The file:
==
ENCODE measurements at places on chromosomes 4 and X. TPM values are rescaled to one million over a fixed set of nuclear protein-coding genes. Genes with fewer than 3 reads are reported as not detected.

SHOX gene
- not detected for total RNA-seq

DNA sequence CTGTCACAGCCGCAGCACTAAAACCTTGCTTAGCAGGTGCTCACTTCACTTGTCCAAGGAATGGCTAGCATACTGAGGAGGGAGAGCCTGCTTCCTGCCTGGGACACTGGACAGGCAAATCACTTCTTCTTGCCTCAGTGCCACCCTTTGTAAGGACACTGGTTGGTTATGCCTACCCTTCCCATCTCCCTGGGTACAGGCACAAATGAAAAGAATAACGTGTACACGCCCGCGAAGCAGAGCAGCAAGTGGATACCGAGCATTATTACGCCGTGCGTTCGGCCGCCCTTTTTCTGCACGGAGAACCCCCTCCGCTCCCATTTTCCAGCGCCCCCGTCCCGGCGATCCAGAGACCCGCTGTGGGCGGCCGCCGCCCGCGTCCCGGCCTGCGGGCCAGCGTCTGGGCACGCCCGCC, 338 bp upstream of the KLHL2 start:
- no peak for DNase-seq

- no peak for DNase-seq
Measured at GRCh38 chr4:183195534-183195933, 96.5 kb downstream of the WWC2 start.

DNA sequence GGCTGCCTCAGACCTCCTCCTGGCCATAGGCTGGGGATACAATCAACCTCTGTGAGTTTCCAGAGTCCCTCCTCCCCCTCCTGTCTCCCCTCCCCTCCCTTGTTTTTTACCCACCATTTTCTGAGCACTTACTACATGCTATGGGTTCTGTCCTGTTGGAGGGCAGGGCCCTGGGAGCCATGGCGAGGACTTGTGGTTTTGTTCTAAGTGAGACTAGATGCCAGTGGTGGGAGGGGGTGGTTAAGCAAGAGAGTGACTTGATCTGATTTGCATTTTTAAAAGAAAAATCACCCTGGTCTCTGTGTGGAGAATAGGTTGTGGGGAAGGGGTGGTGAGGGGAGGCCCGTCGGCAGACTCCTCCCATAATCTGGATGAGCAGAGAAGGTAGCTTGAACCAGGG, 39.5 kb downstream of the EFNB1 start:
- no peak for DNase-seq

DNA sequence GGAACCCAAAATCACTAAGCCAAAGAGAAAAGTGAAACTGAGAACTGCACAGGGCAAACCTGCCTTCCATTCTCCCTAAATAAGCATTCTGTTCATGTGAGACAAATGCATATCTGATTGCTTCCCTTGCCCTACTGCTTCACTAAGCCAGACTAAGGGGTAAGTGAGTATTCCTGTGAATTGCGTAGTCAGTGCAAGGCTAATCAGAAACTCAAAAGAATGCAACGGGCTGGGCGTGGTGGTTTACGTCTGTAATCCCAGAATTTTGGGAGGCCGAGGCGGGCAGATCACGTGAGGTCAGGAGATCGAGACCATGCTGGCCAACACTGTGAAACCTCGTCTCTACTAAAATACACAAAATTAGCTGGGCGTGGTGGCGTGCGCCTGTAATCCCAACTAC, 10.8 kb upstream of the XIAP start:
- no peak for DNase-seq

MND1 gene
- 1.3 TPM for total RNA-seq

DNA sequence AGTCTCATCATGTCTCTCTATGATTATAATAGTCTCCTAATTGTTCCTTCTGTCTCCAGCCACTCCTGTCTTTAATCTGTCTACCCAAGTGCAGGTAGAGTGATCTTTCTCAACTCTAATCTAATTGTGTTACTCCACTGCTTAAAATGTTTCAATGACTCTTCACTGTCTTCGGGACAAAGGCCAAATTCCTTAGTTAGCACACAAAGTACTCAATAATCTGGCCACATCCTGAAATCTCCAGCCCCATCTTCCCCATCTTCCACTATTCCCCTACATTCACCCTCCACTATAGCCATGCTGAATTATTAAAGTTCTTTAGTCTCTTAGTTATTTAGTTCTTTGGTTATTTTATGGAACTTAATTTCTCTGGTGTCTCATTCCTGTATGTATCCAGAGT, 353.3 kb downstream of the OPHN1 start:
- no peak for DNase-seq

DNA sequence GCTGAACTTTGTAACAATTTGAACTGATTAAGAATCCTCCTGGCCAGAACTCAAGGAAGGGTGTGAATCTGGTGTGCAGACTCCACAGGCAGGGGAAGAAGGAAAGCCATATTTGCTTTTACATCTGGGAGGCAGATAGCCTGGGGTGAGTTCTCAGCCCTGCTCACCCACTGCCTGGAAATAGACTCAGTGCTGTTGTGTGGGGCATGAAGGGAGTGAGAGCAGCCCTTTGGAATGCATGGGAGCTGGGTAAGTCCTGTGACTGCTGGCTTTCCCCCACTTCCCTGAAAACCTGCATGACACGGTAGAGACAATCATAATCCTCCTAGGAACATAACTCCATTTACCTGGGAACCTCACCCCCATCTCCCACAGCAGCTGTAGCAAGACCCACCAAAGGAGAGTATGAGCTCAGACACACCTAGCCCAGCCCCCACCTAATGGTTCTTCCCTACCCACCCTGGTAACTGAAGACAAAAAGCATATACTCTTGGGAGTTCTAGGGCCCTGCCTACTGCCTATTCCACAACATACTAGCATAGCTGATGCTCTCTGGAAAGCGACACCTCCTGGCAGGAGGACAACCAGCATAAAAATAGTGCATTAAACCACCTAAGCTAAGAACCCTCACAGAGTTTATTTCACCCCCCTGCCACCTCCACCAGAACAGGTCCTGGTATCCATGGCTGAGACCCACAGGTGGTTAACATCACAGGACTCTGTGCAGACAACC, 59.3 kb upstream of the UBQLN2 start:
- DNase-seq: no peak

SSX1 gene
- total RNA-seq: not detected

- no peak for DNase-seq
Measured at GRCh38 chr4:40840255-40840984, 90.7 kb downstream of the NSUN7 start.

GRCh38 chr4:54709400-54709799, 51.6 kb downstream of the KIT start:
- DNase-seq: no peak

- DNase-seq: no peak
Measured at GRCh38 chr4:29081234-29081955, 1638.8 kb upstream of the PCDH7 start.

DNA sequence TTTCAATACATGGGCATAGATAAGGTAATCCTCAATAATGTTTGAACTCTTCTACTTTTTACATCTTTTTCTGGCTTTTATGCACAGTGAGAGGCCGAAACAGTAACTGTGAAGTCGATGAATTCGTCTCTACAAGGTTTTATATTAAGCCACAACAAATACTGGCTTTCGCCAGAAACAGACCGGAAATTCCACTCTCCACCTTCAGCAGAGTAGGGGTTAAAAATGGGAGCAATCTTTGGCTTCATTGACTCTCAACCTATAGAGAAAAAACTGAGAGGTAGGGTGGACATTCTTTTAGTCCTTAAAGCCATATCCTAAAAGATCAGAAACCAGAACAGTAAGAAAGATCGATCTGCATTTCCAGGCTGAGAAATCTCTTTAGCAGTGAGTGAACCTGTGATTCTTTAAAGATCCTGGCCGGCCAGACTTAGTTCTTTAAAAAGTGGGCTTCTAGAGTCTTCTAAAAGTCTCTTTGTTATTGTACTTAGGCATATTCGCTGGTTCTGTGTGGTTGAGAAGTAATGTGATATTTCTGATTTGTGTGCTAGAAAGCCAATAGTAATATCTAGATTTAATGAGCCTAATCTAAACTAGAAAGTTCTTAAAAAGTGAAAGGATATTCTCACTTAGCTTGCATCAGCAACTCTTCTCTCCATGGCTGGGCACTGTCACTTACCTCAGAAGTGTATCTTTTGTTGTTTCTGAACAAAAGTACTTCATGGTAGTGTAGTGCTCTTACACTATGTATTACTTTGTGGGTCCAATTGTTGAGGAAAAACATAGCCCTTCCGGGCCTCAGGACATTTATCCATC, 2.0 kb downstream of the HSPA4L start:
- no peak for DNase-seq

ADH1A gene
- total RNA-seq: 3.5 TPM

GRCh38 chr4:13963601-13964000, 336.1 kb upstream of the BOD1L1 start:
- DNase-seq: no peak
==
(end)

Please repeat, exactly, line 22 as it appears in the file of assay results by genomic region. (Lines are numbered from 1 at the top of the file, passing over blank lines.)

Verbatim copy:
GRCh38 chr4:54709400-54709799, 51.6 kb downstream of the KIT start: